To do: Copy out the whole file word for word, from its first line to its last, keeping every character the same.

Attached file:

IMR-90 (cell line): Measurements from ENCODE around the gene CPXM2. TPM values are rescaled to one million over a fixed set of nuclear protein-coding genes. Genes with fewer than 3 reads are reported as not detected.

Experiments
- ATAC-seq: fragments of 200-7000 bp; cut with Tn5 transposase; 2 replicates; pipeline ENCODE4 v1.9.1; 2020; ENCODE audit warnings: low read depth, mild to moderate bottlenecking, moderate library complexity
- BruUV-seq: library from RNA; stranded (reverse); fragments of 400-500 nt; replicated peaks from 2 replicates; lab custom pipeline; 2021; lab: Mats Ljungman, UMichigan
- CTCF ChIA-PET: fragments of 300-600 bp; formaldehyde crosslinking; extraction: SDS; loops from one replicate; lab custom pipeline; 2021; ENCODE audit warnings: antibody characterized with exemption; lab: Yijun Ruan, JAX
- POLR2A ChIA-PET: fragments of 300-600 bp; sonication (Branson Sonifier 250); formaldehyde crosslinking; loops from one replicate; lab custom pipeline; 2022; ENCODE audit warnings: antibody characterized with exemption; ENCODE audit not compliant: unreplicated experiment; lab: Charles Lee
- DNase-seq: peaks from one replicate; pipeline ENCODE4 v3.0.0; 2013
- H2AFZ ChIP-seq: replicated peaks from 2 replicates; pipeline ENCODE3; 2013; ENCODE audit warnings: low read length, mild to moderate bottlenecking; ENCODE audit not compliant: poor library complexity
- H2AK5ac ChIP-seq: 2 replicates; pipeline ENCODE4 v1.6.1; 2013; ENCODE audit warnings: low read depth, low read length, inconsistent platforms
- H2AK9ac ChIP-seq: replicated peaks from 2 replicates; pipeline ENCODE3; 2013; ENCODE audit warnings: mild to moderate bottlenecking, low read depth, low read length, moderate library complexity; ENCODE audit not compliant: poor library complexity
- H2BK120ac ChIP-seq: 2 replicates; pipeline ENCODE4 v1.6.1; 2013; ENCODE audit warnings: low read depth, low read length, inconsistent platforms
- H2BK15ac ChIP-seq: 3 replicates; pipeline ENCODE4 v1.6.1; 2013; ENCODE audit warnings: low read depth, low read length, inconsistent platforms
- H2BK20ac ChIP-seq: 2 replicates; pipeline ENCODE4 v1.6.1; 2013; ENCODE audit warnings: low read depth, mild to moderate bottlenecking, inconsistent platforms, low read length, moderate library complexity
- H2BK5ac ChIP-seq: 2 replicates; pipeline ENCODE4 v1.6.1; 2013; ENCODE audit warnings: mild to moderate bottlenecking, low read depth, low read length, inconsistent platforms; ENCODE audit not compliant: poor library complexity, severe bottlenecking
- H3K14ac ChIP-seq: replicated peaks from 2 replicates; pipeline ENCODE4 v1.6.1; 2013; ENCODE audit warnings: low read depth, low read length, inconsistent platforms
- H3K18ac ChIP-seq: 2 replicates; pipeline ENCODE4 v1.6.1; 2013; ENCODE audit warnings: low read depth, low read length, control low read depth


IMR-90 (cell line): Measurements from ENCODE around the gene CPXM2. TPM values are rescaled to one million over a fixed set of nuclear protein-coding genes. Genes with fewer than 3 reads are reported as not detected.

Experiments
- ATAC-seq: fragments of 200-7000 bp; cut with Tn5 transposase; 2 replicates; pipeline ENCODE4 v1.9.1; 2020; ENCODE audit warnings: low read depth, mild to moderate bottlenecking, moderate library complexity
- BruUV-seq: library from RNA; stranded (reverse); fragments of 400-500 nt; replicated peaks from 2 replicates; lab custom pipeline; 2021; lab: Mats Ljungman, UMichigan
- CTCF ChIA-PET: fragments of 300-600 bp; formaldehyde crosslinking; extraction: SDS; loops from one replicate; lab custom pipeline; 2021; ENCODE audit warnings: antibody characterized with exemption; lab: Yijun Ruan, JAX
- POLR2A ChIA-PET: fragments of 300-600 bp; sonication (Branson Sonifier 250); formaldehyde crosslinking; loops from one replicate; lab custom pipeline; 2022; ENCODE audit warnings: antibody characterized with exemption; ENCODE audit not compliant: unreplicated experiment; lab: Charles Lee
- DNase-seq: peaks from one replicate; pipeline ENCODE4 v3.0.0; 2013
- H2AFZ ChIP-seq: replicated peaks from 2 replicates; pipeline ENCODE3; 2013; ENCODE audit warnings: low read length, mild to moderate bottlenecking; ENCODE audit not compliant: poor library complexity
- H2AK5ac ChIP-seq: 2 replicates; pipeline ENCODE4 v1.6.1; 2013; ENCODE audit warnings: low read depth, low read length, inconsistent platforms
- H2AK9ac ChIP-seq: replicated peaks from 2 replicates; pipeline ENCODE3; 2013; ENCODE audit warnings: mild to moderate bottlenecking, low read depth, low read length, moderate library complexity; ENCODE audit not compliant: poor library complexity
- H2BK120ac ChIP-seq: 2 replicates; pipeline ENCODE4 v1.6.1; 2013; ENCODE audit warnings: low read depth, low read length, inconsistent platforms
- H2BK15ac ChIP-seq: 3 replicates; pipeline ENCODE4 v1.6.1; 2013; ENCODE audit warnings: low read depth, low read length, inconsistent platforms
- H2BK20ac ChIP-seq: 2 replicates; pipeline ENCODE4 v1.6.1; 2013; ENCODE audit warnings: low read depth, mild to moderate bottlenecking, inconsistent platforms, low read length, moderate library complexity
- H2BK5ac ChIP-seq: 2 replicates; pipeline ENCODE4 v1.6.1; 2013; ENCODE audit warnings: mild to moderate bottlenecking, low read depth, low read length, inconsistent platforms; ENCODE audit not compliant: poor library complexity, severe bottlenecking
- H3K14ac ChIP-seq: replicated peaks from 2 replicates; pipeline ENCODE4 v1.6.1; 2013; ENCODE audit warnings: low read depth, low read length, inconsistent platforms
- H3K18ac ChIP-seq: 2 replicates; pipeline ENCODE4 v1.6.1; 2013; ENCODE audit warnings: low read depth, low read length, control low read depth